Many people probably recognize the second part of that proverb as an oft-quoted adage to dictate the importance of quiet in our busy, noisy lives. The full version, as written above, originates in English thanks to Thomas Carlyle, who translated it from part of a larger German work in 1831 (which can be found on phrases.org/uk). The translated passage begins, "Silence is the element in which great things fashion themselves together," according to the same website.
If we stopped to think about this, in a moment of peace and quiet, we might recognize the truth in this idea. Silence gives us the chance to pull together information or speech to which we have just been exposed but which perhaps we need more time to process. To think about what you want to say before speaking is common advice, especially to avoid realizing a different idiom, that of "I spoke too soon."
Are English speakers more uncomfortable with silence?
And yet, recent research has shown that English speakers in particular are more likely to be uncomfortable with silences, even brief ones, than speakers of other languages. This despite (or perhaps because of) the fact that English contains more words than most of the world's other languages. A July 18th BBC Capital article entitled "The subtle power of uncomfortable silences" cites a variety of studies to show that culture plays a large role in determining how we use and respond to silence, be it in the workplace, business negotiations, or in casual conversation.
The Benefits of a Pause
For example, the article describes how one study showed that people in Anglophone cultures became uncomfortable with silence when it lasted for more than 4 seconds. In contrast, another study demonstrated that Japanese people were content to allow silences of over 8 seconds, more than double that of Americans in an equivalent business meeting setting. The BBC article also references Finnish culture as placing a high value on the act and art of listening, more than English-speakers generally do. (Although it is somewhat less true today than in the past, the Finns are known for being a comparatively quiet people who take spoken language seriously and do not overuse it; there is less verbal commotion on public transportation and more emphasis on listening than speaking compared to, for example, American culture.)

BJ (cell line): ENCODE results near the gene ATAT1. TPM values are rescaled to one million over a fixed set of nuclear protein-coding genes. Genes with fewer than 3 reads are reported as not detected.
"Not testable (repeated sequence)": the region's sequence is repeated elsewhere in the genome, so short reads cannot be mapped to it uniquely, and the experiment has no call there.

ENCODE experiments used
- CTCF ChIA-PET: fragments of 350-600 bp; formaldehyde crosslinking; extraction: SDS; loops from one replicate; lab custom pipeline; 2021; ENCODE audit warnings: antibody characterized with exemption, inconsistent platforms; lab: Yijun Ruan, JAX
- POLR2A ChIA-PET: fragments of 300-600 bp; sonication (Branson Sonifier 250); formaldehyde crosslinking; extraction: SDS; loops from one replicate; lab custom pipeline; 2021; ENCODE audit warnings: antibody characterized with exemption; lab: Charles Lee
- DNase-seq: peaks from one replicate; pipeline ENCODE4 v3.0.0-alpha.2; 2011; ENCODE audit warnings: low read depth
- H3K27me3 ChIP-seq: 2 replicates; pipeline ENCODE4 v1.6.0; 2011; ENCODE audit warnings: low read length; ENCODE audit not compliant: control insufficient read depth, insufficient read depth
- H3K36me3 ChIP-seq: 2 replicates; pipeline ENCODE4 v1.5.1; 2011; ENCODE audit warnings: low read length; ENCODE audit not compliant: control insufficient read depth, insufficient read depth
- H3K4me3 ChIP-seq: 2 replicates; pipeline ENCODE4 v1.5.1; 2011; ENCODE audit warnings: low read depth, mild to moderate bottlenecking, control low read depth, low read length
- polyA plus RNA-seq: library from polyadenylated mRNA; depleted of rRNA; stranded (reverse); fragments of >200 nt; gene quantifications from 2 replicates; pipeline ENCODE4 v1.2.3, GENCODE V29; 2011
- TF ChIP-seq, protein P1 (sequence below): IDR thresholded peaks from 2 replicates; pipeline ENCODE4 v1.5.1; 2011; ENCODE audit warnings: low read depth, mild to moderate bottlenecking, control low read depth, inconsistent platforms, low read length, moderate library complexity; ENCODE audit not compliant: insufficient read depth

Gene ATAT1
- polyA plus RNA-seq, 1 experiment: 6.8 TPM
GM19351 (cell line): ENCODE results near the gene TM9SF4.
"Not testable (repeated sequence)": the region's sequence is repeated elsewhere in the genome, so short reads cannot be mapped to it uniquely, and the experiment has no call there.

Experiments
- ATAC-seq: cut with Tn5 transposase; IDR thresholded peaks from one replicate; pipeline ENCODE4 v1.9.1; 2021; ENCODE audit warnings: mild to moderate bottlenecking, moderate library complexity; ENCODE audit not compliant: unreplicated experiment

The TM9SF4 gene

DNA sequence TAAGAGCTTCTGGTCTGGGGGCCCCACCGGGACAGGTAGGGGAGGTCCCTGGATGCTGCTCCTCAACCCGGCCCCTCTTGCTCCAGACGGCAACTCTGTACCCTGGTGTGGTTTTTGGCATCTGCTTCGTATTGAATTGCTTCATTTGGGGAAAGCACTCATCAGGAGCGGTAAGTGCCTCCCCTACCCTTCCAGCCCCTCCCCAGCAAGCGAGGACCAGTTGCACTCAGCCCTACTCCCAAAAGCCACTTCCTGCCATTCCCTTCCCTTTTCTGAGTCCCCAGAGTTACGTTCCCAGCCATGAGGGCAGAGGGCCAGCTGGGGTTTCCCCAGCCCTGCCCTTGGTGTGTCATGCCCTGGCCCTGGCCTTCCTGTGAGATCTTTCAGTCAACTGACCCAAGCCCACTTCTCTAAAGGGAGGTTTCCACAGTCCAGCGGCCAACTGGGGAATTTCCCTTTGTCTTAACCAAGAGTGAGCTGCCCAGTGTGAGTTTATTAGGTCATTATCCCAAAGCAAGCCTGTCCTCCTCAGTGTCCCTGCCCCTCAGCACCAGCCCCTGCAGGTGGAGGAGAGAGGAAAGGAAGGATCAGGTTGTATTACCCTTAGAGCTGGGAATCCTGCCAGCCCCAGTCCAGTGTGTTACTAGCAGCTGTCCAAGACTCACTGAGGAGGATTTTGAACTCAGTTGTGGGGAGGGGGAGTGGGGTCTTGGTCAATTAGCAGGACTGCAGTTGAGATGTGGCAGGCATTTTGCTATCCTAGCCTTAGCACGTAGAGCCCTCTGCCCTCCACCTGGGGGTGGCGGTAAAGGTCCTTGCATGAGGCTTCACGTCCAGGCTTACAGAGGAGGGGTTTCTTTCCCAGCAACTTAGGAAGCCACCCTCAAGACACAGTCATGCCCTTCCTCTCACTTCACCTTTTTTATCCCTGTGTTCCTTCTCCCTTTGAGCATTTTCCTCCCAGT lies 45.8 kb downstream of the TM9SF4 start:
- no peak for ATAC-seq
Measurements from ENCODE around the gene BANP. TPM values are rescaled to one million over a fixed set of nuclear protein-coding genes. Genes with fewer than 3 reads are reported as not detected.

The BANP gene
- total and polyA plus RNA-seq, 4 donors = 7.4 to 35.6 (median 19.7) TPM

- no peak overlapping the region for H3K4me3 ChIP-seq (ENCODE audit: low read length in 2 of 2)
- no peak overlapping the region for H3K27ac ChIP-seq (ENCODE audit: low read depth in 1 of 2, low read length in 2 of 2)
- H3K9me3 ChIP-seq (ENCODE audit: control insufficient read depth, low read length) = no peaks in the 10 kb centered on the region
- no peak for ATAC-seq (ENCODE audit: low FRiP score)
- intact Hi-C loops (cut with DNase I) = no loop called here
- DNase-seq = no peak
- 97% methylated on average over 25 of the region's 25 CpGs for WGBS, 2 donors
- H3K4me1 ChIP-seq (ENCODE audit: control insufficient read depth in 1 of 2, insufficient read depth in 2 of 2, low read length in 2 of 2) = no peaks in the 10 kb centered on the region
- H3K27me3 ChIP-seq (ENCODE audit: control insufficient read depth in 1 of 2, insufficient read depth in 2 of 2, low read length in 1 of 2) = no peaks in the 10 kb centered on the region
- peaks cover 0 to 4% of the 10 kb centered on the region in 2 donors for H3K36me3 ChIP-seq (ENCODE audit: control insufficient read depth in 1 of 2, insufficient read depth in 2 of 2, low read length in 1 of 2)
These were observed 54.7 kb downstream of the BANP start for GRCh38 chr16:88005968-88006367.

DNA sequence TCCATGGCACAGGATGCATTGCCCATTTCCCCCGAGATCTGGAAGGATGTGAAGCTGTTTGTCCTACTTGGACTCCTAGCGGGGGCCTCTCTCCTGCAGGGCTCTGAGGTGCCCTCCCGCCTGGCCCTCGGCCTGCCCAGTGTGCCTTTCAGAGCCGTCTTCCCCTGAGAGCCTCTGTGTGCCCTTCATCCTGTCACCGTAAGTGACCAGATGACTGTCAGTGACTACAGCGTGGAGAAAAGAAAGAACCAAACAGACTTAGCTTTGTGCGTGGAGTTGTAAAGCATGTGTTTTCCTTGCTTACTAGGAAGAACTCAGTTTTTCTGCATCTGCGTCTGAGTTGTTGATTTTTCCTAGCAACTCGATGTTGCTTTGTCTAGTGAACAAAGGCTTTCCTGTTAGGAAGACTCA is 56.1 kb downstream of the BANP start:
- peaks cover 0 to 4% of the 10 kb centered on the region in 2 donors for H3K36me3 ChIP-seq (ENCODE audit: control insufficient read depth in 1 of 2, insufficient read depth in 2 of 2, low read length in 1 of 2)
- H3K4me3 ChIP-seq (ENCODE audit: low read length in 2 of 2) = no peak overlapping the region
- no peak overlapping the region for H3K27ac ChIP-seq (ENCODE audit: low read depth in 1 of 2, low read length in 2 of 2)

Researchers and communications experts have hypothesized a reason for the greater difficulty in American society in tolerating long-lasting pauses: dating back to colonial times, America became a place where many cultures and people intersected and influenced the growth of the nation. The resulting diverse culture leaves potentially less room for silence than in a more homogeneous culture, according to a communications professor quoted in the BBC article, because the most immediate impulse for understanding different people is to try to communicate with words. As this article's examples display, however, we would do well to learn from the power of even a few tactical seconds of pause in order to establish our own confidence, understanding, and command of whatever speech surrounds the silence.
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